Treatment for bowel Endometriosis is similar to that of pelvic Endometriosis. It can be helped with a combination of pain relief and anti-inflammatory medications (NSAIDs), pelvic floor physiotherapy, and alternative therapies such as acupuncture.

 

Hormone treatments used to limit, help regulate or temporarily stop your periods may also benefit.

 

However, for more severe cases, treatment of the Endometriosis may require surgical intervention, if other treatments are not effective. 

When is the right time to consider having surgery?

Your doctor may recommend surgery for different reasons, these may be:

 

  • When your symptoms are severe and medical treatments have not worked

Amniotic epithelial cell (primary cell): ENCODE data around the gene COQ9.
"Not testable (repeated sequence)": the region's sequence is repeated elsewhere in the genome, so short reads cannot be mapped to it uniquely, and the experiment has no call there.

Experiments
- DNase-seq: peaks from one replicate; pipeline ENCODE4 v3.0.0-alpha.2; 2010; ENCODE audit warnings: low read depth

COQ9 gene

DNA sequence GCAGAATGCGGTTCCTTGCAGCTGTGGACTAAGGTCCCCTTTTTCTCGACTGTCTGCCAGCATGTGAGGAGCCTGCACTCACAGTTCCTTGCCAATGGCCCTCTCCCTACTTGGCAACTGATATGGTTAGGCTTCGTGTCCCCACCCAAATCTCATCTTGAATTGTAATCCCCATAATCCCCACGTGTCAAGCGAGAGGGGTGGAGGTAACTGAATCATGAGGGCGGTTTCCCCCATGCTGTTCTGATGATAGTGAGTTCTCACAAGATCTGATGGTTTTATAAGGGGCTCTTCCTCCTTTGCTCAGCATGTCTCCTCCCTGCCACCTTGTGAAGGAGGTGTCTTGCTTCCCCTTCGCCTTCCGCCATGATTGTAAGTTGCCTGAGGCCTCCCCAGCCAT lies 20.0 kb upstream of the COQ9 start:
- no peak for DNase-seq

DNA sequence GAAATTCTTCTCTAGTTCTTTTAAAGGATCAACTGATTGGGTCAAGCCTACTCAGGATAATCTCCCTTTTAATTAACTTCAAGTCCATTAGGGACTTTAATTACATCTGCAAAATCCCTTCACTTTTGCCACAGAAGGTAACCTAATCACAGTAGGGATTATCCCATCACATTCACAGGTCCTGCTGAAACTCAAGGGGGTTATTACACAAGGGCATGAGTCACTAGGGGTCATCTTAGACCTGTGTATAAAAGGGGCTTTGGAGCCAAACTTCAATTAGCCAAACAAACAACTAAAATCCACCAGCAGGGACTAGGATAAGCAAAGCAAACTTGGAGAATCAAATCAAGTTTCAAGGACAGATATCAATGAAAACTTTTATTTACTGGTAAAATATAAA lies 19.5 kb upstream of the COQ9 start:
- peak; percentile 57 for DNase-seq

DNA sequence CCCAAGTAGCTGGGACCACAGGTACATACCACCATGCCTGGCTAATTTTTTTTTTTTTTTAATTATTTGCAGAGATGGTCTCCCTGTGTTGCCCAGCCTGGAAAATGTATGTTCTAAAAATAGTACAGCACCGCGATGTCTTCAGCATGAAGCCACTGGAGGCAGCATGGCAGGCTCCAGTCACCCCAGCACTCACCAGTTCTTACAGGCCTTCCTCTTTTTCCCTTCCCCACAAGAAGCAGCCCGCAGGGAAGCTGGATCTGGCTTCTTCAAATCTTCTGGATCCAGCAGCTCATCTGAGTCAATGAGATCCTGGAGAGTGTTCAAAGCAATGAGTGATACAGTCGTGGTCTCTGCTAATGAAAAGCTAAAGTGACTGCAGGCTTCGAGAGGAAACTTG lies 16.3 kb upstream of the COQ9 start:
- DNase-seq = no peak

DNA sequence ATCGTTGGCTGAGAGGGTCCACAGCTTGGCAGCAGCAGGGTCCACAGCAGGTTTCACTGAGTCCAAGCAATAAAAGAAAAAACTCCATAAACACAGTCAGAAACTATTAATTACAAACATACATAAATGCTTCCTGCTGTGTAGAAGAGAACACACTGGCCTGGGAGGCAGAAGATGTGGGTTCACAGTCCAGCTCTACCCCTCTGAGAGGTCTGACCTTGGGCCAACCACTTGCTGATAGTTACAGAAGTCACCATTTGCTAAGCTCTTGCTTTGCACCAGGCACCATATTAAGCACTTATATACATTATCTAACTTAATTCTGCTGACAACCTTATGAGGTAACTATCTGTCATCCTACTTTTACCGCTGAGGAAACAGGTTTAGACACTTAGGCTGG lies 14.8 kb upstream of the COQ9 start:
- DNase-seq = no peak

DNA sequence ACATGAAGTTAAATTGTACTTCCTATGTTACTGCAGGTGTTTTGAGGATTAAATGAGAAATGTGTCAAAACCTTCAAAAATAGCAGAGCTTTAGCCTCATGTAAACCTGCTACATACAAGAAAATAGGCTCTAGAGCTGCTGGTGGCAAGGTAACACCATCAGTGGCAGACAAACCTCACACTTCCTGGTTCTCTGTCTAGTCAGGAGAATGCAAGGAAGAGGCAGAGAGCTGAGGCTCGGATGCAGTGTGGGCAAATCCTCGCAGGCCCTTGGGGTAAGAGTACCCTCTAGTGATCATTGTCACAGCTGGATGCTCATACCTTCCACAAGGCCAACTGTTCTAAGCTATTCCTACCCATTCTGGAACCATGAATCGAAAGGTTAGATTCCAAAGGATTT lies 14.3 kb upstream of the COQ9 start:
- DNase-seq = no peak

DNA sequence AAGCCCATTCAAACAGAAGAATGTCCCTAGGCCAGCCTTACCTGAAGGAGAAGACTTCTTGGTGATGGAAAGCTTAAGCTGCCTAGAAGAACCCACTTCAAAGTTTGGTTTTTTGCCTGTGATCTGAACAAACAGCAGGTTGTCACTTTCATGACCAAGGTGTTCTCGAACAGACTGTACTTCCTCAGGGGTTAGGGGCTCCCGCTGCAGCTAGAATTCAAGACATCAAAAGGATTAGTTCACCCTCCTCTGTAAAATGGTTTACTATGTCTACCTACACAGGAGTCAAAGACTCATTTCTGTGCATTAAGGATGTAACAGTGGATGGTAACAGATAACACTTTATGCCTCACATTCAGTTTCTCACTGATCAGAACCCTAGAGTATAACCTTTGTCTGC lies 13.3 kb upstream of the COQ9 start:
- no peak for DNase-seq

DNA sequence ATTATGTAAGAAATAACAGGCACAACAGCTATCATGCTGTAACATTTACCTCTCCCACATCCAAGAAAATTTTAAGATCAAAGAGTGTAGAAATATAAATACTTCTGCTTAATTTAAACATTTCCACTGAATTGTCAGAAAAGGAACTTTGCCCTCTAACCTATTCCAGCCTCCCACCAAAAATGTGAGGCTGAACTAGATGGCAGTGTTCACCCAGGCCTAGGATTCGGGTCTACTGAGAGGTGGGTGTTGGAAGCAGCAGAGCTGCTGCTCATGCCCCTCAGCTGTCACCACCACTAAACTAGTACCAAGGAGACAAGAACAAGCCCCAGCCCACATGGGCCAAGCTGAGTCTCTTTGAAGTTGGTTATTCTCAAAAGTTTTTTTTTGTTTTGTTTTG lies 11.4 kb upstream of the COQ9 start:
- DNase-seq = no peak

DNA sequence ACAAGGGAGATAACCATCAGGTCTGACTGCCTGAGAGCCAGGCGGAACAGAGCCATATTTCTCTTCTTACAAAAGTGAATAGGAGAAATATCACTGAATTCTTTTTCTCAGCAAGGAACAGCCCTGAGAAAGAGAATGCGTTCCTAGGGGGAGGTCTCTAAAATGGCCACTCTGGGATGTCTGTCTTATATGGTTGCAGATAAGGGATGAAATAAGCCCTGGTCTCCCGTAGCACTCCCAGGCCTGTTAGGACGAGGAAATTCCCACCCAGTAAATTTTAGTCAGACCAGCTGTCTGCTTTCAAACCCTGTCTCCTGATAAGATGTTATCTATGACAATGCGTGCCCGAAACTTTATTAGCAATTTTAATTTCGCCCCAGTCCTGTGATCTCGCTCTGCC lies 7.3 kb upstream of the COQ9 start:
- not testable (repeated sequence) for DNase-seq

• When Endometriosis is limiting/stopping you from passing bowel movements.

What to expect during surgery 

When Endometriosis is found affecting the bowel, the affected area will often need to be ‘shaved’, or in some instances (depending on severity) part of the bowel may need to be removed as a disc or a bowel resection.

 

In these instances, a temporary stoma bag may be fitted for anywhere between two-six months (sometimes longer) to allow the bowel to heal, avoiding the risk of leaking from the repaired area.

 

Your doctor will discuss the available treatment options with you taking into consideration the severity of your symptoms, your age, medical history, and various other individual circumstances along with any possible side effects, risks, and complications.

The importance of seeking specialist help

Because of the complexities of Endometriosis, surgical treatment is preferably carried out by an accredited Endometriosis specialist's – meaning a gynaecologist and colorectal surgeon working together where required.